A variety of materials may be used as an encasement material, including, but not limited to, silicones and thermoplastic elastomers. In certain embodiments, the electrode assembly including the encasement is configured to be in the form of a prosthetic liner that fits over a portion of a body such as a limb. Such a configuration may in certain embodiments be substantially cup-shaped, including a cup bottom and cup sides. In certain embodiments, the limb is positioned in the cup, with the signal processing unit located at the distal end (at the cup bottom) and the electrode legs radiating along the sides of limb (sides of the cup). The distal end of the assembly is the end closest to a receiving device; for example, an artificial hand

The signals may be transmitted from the electrodes to the signal processing unit and from the signal processing unit to a receiving device. The receiving device may be any device where detecting user intention is necessary or desirable; an artificial hand being one example of a receiving device. The signal processing unit may include circuitry adapted to send a signal to control motion of one or more jointed structures on a prosthetic limb. A connection mechanism may be attached to the distal end of the assembly for connection with the receiving device. For example, if the assembly is a prosthetic liner that is worn over an amputees' residual arm, the connector may be coupled to an artificial hand. A docking mechanism may be used to couple the connector to the artificial hand. The connection mechanism may have different structural designs depending on the docking mechanism connection structure used.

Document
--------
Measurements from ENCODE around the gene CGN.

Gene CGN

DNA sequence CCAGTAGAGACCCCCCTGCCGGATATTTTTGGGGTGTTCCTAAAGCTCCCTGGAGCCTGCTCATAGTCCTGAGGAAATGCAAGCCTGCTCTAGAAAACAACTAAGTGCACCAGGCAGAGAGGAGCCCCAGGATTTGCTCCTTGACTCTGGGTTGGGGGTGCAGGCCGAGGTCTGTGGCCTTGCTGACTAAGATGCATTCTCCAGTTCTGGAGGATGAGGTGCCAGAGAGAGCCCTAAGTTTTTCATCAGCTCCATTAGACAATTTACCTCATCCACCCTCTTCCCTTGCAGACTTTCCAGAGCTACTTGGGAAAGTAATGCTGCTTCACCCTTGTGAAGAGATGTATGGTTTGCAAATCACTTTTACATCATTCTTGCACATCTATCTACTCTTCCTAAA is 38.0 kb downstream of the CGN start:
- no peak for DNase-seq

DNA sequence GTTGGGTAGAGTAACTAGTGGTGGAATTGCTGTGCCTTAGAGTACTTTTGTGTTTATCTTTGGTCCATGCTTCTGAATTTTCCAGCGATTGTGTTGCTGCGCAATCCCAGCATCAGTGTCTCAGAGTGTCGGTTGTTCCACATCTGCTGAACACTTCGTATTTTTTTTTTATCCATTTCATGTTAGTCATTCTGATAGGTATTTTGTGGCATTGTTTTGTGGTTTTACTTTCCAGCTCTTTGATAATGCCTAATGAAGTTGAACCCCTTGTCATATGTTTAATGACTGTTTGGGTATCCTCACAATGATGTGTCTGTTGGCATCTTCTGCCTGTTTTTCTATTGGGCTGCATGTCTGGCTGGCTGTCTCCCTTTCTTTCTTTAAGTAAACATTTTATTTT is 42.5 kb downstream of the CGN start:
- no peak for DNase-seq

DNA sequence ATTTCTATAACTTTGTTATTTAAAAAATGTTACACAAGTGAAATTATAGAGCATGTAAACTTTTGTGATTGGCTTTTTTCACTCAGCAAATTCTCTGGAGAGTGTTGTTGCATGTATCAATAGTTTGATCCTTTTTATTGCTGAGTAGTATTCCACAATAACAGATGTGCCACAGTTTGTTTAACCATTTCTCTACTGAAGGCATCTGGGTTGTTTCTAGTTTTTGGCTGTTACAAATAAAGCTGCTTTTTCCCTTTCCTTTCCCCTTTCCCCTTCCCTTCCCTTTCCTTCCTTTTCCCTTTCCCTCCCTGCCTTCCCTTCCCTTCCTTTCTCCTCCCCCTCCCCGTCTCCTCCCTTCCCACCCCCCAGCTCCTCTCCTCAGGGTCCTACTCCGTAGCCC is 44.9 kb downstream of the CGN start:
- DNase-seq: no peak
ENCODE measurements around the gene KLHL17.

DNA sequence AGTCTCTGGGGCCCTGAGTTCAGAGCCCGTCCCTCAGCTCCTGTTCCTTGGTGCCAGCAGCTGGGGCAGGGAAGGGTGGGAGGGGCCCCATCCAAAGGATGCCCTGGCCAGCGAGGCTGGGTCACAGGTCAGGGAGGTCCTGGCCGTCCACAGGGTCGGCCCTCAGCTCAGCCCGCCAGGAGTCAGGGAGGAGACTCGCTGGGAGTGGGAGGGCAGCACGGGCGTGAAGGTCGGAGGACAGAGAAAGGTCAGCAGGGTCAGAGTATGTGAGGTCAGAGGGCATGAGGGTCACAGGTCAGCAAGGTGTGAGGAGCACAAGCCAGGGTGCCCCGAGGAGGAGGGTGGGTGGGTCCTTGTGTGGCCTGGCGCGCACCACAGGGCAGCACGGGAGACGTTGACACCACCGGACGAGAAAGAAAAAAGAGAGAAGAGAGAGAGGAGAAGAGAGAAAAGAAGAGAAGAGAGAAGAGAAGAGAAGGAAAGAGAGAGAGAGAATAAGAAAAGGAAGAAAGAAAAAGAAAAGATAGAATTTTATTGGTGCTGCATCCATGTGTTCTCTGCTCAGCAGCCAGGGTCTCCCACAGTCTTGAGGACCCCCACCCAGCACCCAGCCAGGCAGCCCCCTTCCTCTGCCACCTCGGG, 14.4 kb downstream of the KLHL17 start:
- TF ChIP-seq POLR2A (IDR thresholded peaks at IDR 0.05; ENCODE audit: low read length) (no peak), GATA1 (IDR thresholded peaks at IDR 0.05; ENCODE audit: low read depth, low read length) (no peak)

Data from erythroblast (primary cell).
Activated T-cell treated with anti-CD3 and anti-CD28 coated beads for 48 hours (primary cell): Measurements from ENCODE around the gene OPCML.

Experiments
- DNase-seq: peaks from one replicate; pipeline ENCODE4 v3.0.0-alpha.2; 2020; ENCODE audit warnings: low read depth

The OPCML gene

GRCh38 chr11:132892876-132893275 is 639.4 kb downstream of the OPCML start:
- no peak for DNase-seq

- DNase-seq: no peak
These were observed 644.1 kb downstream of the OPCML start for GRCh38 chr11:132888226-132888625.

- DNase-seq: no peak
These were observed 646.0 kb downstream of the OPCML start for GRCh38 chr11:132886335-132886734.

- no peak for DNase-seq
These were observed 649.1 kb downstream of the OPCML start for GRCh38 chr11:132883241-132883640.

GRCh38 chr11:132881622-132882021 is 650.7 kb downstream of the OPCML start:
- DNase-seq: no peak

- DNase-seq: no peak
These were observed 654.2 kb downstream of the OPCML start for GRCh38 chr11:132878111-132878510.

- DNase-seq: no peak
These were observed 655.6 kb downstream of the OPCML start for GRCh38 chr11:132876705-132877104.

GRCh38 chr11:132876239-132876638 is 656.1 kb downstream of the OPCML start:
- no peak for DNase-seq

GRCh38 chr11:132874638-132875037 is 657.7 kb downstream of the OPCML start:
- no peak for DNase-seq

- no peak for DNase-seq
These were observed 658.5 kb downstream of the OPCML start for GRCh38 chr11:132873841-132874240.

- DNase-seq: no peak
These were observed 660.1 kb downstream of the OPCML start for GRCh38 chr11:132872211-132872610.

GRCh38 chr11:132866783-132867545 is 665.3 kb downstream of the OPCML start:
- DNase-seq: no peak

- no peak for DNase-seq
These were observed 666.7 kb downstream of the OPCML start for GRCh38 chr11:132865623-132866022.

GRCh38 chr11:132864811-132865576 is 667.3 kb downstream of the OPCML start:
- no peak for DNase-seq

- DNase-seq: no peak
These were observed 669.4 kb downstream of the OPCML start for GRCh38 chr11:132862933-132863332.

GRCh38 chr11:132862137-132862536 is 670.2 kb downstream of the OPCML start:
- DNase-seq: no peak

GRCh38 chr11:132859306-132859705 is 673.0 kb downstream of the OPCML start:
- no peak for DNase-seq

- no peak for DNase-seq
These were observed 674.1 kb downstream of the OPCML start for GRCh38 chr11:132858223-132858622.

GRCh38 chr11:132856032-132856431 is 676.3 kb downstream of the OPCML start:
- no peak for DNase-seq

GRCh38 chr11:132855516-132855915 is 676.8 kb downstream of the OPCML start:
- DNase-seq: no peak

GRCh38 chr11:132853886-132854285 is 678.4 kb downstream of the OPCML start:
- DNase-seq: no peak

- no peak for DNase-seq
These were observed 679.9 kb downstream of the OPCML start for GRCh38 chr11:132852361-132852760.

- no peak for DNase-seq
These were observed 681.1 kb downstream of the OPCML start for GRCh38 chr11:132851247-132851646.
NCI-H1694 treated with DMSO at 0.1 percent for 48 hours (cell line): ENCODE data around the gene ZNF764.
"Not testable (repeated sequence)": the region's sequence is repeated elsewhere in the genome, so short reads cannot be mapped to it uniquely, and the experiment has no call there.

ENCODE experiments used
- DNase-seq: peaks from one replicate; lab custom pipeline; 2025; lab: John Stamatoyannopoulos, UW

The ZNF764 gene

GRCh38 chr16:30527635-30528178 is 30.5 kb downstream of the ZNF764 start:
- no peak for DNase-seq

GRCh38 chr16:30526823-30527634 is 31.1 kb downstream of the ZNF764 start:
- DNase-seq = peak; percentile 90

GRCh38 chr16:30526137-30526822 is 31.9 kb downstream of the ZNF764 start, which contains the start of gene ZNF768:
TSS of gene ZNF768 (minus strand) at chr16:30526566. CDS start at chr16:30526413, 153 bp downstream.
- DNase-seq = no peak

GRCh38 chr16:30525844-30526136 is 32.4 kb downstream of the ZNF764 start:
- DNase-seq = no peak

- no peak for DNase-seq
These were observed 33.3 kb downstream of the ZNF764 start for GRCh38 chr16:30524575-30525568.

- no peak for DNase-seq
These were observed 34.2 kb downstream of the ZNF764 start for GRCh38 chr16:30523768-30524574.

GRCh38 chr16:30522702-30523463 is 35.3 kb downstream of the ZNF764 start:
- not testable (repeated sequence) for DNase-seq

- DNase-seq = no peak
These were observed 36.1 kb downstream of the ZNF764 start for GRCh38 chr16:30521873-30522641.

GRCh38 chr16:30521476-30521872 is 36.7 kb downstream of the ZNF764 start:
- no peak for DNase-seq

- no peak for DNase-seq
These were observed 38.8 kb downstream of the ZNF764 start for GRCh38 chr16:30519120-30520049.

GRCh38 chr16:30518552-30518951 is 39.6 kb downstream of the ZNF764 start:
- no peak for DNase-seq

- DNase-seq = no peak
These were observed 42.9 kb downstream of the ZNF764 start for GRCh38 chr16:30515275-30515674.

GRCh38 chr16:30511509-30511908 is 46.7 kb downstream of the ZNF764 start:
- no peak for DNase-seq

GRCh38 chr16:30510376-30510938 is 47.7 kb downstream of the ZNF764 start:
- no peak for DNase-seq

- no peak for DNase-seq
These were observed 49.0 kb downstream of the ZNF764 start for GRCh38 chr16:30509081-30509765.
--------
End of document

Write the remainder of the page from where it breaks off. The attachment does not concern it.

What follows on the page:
While certain embodiments use eight electrodes, other embodiments may utilize a different number of electrodes, for example, two. Although certain embodiments use stainless steel electrode contacts, any type of electrode contact material may be used. These materials may include other metals and alloys, conductive polymers, conductive gels, conductive textiles, or other conductive materials. Other embodiments may have different placements of the signal processing unit. These embodiments may include placing the signal processing unit along the wall of the liner or include the use of separate signal processing units located directly on the electrode legs, near the electrode contacts.

Another embodiment enables extraction of myoelectric signals from the limbs of both able-bodied users and amputees using a different configuration. This embodiment includes an electrode assembly attached and extending outward from a central signal processing unit that can be worn by an individual in an arm band configuration. In this embodiment, the electrode assembly may include more than one electrode affixed to a flexible, conductive substrate.

Embodiments also relate to other components of a prosthetic limb, including, but not limited to, a docking mechanism used to couple the electrode assembly to a device such as a prosthetic hand.